Traditionally, glaucoma patients are treated with eye drops to lower and control the pressure. But, the medication can be very expensive. It can also be a nuisance to use effectively, and is often accompanied by uncomfortable side effects. Additionally, the drops cannot always control the condition. If that happens, patients may require glaucoma filtration surgery -- a high-risk, invasive procedure -- to create a new drainage channel.

    While they may be a better alternative, conventional laser treatments also have drawbacks. "They can cause scarring and the ability to retreat the eye is limited," said Dr. Jindra.

    SLT triggers natural process

    SLT is a major advancement over other laser therapy. It works by using short pulses of low-energy laser light, which target specific cells that stimulate the body's natural healing mechanisms to help fluid drain out of the eye and lower the pressure.

    This space-age procedure is used for patients first diagnosed with glaucoma, for those who have not benefited from traditional laser treatments or eye drops and for those, like Mrs. Leonard, who require, what Dr. Jindra described as rescue therapy. "Without SLT, Mrs. Leonard's condition would have continued to decline, and, in all likelihood, she'd be very close to being blind today," said Dr. Jindra.

    "Our goal is to drop the pressure, keep it controlled, stabilize the deterioration of the optic nerve and avoid glaucoma filtration surgery," he explained. "This laser is remarkable. It lowers pressure without burning or scarring tissue, has none of the side effects of the medication, and may even reduce the need for the life-long use of expensive eye drops or other medications."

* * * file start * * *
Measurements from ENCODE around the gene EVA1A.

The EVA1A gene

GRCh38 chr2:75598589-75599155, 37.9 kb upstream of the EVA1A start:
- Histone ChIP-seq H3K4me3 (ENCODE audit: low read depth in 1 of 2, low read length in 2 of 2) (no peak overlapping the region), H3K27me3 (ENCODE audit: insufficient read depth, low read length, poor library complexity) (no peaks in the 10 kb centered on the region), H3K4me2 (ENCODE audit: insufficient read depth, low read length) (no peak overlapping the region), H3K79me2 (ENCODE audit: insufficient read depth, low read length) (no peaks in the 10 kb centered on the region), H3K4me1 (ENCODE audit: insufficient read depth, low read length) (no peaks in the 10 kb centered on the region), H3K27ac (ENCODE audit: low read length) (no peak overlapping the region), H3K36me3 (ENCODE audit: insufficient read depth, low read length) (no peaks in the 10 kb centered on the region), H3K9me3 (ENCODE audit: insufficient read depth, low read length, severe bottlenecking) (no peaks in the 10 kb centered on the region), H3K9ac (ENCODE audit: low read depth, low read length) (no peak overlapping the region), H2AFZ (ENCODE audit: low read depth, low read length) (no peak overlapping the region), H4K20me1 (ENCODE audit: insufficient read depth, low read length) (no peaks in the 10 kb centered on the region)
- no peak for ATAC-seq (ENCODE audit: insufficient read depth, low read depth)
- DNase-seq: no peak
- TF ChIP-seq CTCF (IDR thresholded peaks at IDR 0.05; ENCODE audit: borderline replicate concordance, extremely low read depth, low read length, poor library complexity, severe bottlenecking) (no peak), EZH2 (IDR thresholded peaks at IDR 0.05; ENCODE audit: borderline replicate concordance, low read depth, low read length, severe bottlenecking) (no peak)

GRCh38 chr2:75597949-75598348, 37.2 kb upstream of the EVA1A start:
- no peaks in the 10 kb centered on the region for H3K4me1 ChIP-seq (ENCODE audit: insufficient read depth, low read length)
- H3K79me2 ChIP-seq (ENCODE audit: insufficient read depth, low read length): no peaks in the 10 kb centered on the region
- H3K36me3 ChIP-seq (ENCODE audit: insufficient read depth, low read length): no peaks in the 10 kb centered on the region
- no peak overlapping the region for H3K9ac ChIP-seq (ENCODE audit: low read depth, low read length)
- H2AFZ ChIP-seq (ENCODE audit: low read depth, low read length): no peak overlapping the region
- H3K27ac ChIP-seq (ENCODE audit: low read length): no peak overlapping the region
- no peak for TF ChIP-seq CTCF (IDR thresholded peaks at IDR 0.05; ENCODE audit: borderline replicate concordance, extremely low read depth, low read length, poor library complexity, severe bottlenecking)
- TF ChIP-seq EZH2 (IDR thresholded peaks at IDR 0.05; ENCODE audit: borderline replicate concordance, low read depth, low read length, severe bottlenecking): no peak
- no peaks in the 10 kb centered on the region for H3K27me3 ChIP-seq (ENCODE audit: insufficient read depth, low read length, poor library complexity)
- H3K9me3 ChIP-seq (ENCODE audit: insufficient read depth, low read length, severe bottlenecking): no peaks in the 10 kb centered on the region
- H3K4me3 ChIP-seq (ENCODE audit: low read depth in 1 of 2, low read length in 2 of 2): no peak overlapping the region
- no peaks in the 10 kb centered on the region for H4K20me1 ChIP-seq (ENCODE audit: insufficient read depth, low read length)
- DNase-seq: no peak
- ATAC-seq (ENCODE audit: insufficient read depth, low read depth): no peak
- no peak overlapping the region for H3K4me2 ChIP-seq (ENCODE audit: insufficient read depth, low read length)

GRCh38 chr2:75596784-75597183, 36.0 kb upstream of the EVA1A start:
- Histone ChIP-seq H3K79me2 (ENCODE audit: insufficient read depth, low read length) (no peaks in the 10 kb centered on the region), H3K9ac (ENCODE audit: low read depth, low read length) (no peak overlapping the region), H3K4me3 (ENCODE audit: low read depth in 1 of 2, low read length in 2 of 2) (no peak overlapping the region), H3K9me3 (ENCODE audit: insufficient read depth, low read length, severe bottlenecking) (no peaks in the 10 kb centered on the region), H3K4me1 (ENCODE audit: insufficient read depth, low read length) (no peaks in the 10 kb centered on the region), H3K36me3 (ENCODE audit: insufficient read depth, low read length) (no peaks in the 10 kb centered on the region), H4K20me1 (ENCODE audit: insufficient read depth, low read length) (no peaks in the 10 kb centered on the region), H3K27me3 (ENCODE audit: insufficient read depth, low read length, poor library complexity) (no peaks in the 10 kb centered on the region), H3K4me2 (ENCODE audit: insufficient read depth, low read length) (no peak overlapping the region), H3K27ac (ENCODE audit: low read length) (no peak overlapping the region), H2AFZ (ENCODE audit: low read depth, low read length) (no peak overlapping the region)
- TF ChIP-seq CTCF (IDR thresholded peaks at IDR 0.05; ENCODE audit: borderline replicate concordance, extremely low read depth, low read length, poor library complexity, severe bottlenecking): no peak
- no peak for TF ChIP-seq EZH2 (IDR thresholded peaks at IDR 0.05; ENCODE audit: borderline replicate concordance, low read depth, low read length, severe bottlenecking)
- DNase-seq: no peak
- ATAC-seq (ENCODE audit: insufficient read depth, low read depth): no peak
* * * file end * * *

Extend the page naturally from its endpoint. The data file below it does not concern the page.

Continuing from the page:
He continued. "This is a gentle, pain-free procedure that takes minutes to perform on an outpatient basis. Most patients go home with pressure reduced by as much as 35 percent after just one treatment. The eyes can also be retreated several times without harm."

    Dr. Jindra treats many of his patients in Winthrop's Ambulatory Surgery Center. "We're really doing innovative procedures here," he said. "My patients get wonderful care because the staff is extraordinary. I've scrubbed with the best around the world. They're as good as it gets."

    While Dr. Jindra has performed more than 1,000 SLT procedures, he stresses that prevention is the best medicine. "Vision loss from glaucoma is permanent, but the key to controlling it is early diagnosis and treatment," he said.

    "Since there's no way to determine if glaucoma exists or is under control by the way a person feels, testing for glaucoma on a regular basis by a professional is very important -- especially for people over age 40," he stressed.

    "Today's diagnostic technology is astounding. We use the most advanced eye scanners and ocular blood flow analysis, as well as other incredible computerized equipment, which enables us to diagnose glaucoma much earlier than just five years ago."

    For more information about SLT or an appointment call 1-866-WINTHROP.